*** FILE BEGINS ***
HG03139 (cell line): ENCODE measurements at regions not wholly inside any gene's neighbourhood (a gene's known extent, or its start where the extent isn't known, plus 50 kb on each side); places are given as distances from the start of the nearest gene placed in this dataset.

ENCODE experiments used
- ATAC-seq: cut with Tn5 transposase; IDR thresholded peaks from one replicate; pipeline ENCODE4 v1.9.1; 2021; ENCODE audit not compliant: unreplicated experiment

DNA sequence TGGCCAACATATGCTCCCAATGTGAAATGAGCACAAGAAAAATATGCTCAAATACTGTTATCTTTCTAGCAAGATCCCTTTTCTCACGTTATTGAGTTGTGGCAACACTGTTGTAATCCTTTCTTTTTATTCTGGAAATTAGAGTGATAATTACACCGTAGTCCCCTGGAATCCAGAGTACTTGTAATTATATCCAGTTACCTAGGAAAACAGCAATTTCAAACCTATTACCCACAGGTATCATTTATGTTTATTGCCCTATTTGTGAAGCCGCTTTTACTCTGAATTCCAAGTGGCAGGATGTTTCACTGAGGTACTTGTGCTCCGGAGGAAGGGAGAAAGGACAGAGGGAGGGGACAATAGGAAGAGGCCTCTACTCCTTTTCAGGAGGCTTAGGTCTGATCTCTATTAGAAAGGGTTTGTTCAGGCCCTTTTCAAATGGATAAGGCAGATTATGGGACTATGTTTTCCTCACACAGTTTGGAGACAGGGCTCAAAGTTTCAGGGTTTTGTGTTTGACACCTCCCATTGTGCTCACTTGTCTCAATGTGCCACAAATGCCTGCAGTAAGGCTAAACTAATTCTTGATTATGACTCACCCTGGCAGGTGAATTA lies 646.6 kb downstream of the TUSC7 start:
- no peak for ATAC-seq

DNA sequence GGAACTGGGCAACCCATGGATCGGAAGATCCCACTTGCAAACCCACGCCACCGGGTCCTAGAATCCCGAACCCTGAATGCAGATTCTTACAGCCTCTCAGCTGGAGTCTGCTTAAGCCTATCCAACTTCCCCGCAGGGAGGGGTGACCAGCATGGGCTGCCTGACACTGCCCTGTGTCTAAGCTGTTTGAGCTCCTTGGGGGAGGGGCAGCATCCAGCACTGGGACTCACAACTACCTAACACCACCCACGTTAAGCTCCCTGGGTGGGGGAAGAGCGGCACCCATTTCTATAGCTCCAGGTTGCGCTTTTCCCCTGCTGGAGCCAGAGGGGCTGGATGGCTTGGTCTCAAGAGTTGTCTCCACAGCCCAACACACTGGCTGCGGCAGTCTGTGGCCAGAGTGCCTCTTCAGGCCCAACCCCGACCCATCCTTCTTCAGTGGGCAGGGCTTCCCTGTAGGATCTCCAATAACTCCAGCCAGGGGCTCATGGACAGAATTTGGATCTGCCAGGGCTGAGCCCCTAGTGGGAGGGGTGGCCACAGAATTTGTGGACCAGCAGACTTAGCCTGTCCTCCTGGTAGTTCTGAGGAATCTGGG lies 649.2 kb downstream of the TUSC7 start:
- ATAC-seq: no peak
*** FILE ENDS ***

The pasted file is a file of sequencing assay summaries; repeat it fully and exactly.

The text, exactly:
HG03139 (cell line): ENCODE measurements at regions not wholly inside any gene's neighbourhood (a gene's known extent, or its start where the extent isn't known, plus 50 kb on each side); places are given as distances from the start of the nearest gene placed in this dataset.

ENCODE experiments used
- ATAC-seq: cut with Tn5 transposase; IDR thresholded peaks from one replicate; pipeline ENCODE4 v1.9.1; 2021; ENCODE audit not compliant: unreplicated experiment

DNA sequence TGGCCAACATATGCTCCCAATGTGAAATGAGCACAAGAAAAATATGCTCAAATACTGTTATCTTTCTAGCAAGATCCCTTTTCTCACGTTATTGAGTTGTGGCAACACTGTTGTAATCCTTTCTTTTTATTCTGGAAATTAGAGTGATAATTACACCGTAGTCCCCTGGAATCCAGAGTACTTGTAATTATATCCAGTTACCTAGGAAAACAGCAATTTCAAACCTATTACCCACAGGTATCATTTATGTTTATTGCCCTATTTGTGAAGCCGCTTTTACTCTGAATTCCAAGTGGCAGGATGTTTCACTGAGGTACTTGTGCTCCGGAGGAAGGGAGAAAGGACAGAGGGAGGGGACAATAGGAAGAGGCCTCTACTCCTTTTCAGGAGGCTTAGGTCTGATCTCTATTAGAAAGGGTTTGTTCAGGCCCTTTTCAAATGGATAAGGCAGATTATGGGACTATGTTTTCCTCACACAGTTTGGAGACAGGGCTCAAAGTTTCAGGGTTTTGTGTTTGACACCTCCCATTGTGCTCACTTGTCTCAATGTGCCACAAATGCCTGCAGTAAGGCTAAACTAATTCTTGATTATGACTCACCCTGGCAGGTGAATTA lies 646.6 kb downstream of the TUSC7 start:
- no peak for ATAC-seq

DNA sequence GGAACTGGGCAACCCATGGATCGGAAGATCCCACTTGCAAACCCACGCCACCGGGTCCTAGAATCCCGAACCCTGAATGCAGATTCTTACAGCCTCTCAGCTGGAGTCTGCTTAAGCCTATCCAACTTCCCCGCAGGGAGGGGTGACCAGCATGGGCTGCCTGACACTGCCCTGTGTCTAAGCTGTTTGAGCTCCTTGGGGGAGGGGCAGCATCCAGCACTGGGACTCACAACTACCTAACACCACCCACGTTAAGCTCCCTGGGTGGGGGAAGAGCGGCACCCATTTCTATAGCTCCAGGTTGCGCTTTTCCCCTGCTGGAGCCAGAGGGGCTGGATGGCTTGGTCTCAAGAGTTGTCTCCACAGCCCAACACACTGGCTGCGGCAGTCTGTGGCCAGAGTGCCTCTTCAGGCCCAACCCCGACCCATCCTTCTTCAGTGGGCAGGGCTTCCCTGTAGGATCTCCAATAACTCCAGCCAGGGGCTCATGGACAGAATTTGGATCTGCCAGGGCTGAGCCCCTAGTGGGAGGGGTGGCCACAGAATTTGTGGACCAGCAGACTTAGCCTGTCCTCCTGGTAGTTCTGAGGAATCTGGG lies 649.2 kb downstream of the TUSC7 start:
- ATAC-seq: no peak